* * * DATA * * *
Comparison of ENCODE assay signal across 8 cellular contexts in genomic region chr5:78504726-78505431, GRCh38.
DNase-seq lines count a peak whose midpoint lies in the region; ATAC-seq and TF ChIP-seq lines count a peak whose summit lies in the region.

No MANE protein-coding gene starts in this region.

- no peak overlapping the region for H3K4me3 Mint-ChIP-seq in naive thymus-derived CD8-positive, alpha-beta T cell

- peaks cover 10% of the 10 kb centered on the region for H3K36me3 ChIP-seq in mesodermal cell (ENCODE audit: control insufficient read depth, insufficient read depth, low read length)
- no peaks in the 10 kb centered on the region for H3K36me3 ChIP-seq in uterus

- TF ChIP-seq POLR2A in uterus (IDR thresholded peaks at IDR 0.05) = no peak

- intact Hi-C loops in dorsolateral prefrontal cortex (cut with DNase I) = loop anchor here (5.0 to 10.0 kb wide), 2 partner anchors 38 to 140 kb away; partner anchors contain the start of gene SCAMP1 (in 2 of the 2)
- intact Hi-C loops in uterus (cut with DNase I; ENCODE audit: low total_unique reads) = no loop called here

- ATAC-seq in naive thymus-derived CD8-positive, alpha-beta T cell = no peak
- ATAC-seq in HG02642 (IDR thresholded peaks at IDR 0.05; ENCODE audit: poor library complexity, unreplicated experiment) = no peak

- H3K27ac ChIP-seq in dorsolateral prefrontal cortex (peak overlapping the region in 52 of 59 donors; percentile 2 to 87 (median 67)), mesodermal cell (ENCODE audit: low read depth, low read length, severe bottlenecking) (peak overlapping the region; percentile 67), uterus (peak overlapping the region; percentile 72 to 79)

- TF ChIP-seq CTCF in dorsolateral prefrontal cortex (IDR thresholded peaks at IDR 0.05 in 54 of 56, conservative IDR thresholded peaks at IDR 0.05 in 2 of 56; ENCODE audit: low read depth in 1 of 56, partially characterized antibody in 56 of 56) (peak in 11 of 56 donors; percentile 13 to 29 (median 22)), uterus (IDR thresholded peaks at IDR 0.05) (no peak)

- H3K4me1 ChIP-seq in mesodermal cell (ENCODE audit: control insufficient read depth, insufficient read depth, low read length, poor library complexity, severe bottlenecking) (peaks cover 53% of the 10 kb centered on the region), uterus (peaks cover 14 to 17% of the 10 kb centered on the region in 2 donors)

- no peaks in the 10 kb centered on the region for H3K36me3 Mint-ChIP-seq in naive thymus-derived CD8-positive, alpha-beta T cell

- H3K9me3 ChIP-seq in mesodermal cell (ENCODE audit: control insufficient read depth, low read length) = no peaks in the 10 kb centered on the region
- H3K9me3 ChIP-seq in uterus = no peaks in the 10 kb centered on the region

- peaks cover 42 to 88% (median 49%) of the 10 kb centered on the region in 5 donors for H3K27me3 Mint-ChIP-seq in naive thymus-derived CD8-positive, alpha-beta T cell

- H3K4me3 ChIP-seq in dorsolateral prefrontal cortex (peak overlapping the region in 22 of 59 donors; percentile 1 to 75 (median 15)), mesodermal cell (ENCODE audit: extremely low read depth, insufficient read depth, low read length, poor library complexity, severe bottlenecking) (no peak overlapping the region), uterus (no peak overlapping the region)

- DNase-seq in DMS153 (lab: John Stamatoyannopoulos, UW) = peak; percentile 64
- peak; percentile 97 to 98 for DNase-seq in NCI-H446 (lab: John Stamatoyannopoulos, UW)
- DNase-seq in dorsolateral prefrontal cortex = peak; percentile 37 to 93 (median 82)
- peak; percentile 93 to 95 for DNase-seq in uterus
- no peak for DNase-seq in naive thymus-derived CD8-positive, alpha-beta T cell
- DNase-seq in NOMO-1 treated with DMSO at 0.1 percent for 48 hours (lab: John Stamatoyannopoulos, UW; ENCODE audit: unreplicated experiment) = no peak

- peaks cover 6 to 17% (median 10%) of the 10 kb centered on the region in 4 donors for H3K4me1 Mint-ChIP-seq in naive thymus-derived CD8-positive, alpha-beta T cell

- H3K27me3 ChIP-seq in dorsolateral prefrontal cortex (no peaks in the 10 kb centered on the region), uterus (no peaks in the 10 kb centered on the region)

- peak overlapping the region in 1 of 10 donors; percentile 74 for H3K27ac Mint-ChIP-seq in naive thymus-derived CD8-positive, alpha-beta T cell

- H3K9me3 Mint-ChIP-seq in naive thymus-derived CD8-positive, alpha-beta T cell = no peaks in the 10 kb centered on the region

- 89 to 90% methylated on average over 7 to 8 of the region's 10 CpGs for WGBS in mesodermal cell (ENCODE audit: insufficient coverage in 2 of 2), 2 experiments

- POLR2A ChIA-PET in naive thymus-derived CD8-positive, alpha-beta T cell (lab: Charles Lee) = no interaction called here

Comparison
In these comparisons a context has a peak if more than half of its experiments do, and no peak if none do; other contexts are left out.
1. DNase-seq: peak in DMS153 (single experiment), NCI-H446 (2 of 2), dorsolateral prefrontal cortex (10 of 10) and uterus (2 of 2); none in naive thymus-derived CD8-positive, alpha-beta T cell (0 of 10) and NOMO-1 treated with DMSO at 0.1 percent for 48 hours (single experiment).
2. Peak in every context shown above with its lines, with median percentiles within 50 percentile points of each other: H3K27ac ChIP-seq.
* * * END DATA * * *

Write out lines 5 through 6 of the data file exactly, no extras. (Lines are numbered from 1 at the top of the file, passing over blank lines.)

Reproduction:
- peaks cover 10% of the 10 kb centered on the region for H3K36me3 ChIP-seq in mesodermal cell (ENCODE audit: control insufficient read depth, insufficient read depth, low read length)
- no peaks in the 10 kb centered on the region for H3K36me3 ChIP-seq in uterus